Who is spying on you? And do you care?

Several of our interns and younger editorial staff at Open Health News (OHN) have made a point of collecting and posting news clips about NSA and government spying on web sites. My initial reaction was to remove them from our site since they did not have a direct bearing on the topics of open source or health information technology (HIT).  However, over the past year I have shifted my stance on this issue.

It has become apparent that both the government and private companies are actively engaged in spying on citizens for various purposes. Now that electronic health record (EHR) systems are going into place around the country, there is  a rapidly expanding quantity of very sensitive,  personal health information now online. The thought of the government and private companies getting hold of my family's medical records and using them for various nefarious purposes is disturbing. But, I'm not sure anything can be done to really stop that from happening.

What do you think? Before you decide, look over the following selected news articles. Then share your opinions with us.

Forget the NSA: Your Tech Gadgets Are Spying on You
Recent headlines about PRISM — the U.S. government program that allows security officials to spy on people’s Internet activity — confirm what conspiracy theorists have long been foretelling: Big Brother is watching.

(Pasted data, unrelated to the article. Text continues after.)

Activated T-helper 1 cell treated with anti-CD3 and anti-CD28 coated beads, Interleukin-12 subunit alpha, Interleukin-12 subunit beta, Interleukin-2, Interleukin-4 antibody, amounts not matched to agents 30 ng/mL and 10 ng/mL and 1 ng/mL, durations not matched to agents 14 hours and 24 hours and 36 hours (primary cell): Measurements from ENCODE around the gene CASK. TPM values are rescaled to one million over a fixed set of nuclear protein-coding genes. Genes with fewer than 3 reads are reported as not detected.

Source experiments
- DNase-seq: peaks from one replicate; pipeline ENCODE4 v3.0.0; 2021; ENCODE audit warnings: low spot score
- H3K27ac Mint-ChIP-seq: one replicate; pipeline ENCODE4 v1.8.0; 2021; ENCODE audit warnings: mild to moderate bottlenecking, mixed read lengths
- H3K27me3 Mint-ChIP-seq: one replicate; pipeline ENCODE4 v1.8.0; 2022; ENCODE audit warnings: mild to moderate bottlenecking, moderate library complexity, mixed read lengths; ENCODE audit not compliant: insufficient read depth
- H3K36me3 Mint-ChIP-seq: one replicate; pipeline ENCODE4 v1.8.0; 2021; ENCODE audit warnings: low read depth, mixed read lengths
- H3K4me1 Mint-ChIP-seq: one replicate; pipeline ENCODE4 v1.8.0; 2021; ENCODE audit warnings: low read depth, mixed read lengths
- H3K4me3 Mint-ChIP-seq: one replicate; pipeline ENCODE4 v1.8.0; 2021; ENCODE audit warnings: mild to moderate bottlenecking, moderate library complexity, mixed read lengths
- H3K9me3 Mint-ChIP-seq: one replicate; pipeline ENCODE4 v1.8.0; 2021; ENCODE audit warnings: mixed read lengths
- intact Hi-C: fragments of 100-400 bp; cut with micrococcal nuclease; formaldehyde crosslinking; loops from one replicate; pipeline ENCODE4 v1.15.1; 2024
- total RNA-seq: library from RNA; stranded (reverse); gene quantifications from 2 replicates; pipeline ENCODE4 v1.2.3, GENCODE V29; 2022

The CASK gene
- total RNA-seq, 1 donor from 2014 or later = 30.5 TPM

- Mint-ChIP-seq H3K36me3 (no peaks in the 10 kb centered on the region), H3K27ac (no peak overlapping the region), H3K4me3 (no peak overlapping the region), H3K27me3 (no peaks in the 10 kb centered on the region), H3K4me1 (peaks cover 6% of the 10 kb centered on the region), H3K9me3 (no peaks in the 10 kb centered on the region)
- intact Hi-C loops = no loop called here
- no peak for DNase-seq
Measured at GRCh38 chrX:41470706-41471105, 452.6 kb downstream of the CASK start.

But is the government the only one keeping tabs on what you search for, watch and discuss with friends? The truth is, there are others out there — businesses, advertisers, scammers — hoping to line their pockets by collecting your personal data.

Would you let your TV watch you?
U.S. Representative Michael E. Capuano filed legislation Thursday that would allow consumers to block efforts by Verizon Communications Inc. and other video distributors to use new technologies to track the behavior of customers as they watch television.

Cable and technology companies such as Verizon are trying to develop monitoring systems that would be built into cable TV subscribers’ set-top boxes or digital video recorders and use cameras and microphones to keep tabs on the movements and comments of viewers — even to the point of detecting their moods. The companies would then select advertisements that would be most likely to appeal to those viewers.

Such living room surveillance systems are not yet in use, but Capuano said Congress should make sure consumer protections are in place before companies begin collecting such data.

Take a Peek at How Widespread Spying Has Become
… the government is spying on everyone’s digital and old-fashioned communications. For example, the government is photographing the outside information on every piece of snail mail. The government is spying on you through your phone … and may even remotely turn on your camera and microphone when your phone is off..